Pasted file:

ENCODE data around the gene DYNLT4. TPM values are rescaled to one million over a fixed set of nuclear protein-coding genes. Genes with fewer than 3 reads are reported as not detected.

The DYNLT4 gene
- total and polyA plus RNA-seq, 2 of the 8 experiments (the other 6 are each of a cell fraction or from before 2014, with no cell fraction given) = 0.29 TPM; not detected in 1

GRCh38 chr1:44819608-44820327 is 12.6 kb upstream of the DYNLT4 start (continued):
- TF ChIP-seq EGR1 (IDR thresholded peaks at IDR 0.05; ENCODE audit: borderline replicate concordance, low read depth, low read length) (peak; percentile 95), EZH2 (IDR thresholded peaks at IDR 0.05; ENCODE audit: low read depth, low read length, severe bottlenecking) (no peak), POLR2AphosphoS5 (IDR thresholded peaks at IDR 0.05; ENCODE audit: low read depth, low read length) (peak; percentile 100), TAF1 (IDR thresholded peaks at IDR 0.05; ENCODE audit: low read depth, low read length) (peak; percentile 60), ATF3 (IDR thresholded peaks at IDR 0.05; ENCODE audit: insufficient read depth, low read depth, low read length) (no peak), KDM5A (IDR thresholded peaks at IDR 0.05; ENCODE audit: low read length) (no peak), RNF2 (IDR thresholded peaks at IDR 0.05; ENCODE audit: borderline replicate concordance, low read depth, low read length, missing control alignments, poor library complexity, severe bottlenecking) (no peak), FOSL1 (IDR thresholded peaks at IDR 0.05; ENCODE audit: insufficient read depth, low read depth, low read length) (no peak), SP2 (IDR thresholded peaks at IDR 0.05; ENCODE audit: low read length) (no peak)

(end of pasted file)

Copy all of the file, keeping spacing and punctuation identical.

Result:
ENCODE data around the gene DYNLT4. TPM values are rescaled to one million over a fixed set of nuclear protein-coding genes. Genes with fewer than 3 reads are reported as not detected.

The DYNLT4 gene
- total and polyA plus RNA-seq, 2 of the 8 experiments (the other 6 are each of a cell fraction or from before 2014, with no cell fraction given) = 0.29 TPM; not detected in 1

GRCh38 chr1:44819608-44820327 is 12.6 kb upstream of the DYNLT4 start (continued):
- TF ChIP-seq EGR1 (IDR thresholded peaks at IDR 0.05; ENCODE audit: borderline replicate concordance, low read depth, low read length) (peak; percentile 95), EZH2 (IDR thresholded peaks at IDR 0.05; ENCODE audit: low read depth, low read length, severe bottlenecking) (no peak), POLR2AphosphoS5 (IDR thresholded peaks at IDR 0.05; ENCODE audit: low read depth, low read length) (peak; percentile 100), TAF1 (IDR thresholded peaks at IDR 0.05; ENCODE audit: low read depth, low read length) (peak; percentile 60), ATF3 (IDR thresholded peaks at IDR 0.05; ENCODE audit: insufficient read depth, low read depth, low read length) (no peak), KDM5A (IDR thresholded peaks at IDR 0.05; ENCODE audit: low read length) (no peak), RNF2 (IDR thresholded peaks at IDR 0.05; ENCODE audit: borderline replicate concordance, low read depth, low read length, missing control alignments, poor library complexity, severe bottlenecking) (no peak), FOSL1 (IDR thresholded peaks at IDR 0.05; ENCODE audit: insufficient read depth, low read depth, low read length) (no peak), SP2 (IDR thresholded peaks at IDR 0.05; ENCODE audit: low read length) (no peak)